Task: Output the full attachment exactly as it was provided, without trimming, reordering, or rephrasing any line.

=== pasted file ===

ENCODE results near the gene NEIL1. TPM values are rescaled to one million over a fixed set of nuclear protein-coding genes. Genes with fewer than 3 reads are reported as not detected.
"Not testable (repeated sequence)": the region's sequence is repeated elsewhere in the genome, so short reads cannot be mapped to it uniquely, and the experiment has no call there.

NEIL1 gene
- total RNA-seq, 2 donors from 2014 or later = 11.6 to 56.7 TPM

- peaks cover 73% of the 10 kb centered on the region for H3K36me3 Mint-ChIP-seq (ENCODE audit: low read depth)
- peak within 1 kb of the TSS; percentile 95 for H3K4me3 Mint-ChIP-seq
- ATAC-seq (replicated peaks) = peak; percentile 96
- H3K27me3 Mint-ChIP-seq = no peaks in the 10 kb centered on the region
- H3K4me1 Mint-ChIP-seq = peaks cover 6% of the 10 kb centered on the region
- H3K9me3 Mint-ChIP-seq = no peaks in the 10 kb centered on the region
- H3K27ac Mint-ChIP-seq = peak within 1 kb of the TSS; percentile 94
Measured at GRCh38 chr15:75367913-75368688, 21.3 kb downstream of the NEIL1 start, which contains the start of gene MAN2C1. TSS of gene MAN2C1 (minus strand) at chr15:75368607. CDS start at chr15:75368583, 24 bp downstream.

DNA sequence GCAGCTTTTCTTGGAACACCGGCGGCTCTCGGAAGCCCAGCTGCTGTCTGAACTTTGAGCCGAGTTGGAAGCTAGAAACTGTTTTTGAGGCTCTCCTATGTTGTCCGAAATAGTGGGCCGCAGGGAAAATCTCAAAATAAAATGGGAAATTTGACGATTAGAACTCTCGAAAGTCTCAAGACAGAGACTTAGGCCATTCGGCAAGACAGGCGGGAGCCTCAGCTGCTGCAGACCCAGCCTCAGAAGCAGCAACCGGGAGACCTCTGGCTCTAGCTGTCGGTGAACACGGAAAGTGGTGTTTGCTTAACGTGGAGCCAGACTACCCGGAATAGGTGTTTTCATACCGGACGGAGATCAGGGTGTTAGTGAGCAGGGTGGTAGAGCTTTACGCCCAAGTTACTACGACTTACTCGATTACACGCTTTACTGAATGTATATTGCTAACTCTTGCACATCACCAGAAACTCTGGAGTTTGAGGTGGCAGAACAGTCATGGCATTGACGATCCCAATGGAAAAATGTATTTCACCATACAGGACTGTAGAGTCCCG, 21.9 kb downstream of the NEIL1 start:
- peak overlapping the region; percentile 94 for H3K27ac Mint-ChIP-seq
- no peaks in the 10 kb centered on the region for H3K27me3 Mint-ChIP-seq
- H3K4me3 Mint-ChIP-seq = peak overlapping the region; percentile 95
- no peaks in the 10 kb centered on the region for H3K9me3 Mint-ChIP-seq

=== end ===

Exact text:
ENCODE results near the gene NEIL1. TPM values are rescaled to one million over a fixed set of nuclear protein-coding genes. Genes with fewer than 3 reads are reported as not detected.
"Not testable (repeated sequence)": the region's sequence is repeated elsewhere in the genome, so short reads cannot be mapped to it uniquely, and the experiment has no call there.

NEIL1 gene
- total RNA-seq, 2 donors from 2014 or later = 11.6 to 56.7 TPM

- peaks cover 73% of the 10 kb centered on the region for H3K36me3 Mint-ChIP-seq (ENCODE audit: low read depth)
- peak within 1 kb of the TSS; percentile 95 for H3K4me3 Mint-ChIP-seq
- ATAC-seq (replicated peaks) = peak; percentile 96
- H3K27me3 Mint-ChIP-seq = no peaks in the 10 kb centered on the region
- H3K4me1 Mint-ChIP-seq = peaks cover 6% of the 10 kb centered on the region
- H3K9me3 Mint-ChIP-seq = no peaks in the 10 kb centered on the region
- H3K27ac Mint-ChIP-seq = peak within 1 kb of the TSS; percentile 94
Measured at GRCh38 chr15:75367913-75368688, 21.3 kb downstream of the NEIL1 start, which contains the start of gene MAN2C1. TSS of gene MAN2C1 (minus strand) at chr15:75368607. CDS start at chr15:75368583, 24 bp downstream.

DNA sequence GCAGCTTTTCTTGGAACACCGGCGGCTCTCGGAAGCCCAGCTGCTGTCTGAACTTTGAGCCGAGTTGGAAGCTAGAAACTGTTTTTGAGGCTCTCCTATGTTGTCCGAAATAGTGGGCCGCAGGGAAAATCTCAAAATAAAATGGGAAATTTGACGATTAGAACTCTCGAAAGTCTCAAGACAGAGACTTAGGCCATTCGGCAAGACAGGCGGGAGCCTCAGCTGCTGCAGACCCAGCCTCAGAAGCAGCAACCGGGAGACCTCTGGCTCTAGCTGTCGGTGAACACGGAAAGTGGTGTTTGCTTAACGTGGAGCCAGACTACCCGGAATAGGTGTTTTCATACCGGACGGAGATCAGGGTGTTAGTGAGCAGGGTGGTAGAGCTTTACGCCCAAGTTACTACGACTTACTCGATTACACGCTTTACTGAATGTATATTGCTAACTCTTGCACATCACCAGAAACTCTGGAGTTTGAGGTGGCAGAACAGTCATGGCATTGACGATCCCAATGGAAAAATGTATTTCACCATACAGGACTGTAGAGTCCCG, 21.9 kb downstream of the NEIL1 start:
- peak overlapping the region; percentile 94 for H3K27ac Mint-ChIP-seq
- no peaks in the 10 kb centered on the region for H3K27me3 Mint-ChIP-seq
- H3K4me3 Mint-ChIP-seq = peak overlapping the region; percentile 95
- no peaks in the 10 kb centered on the region for H3K9me3 Mint-ChIP-seq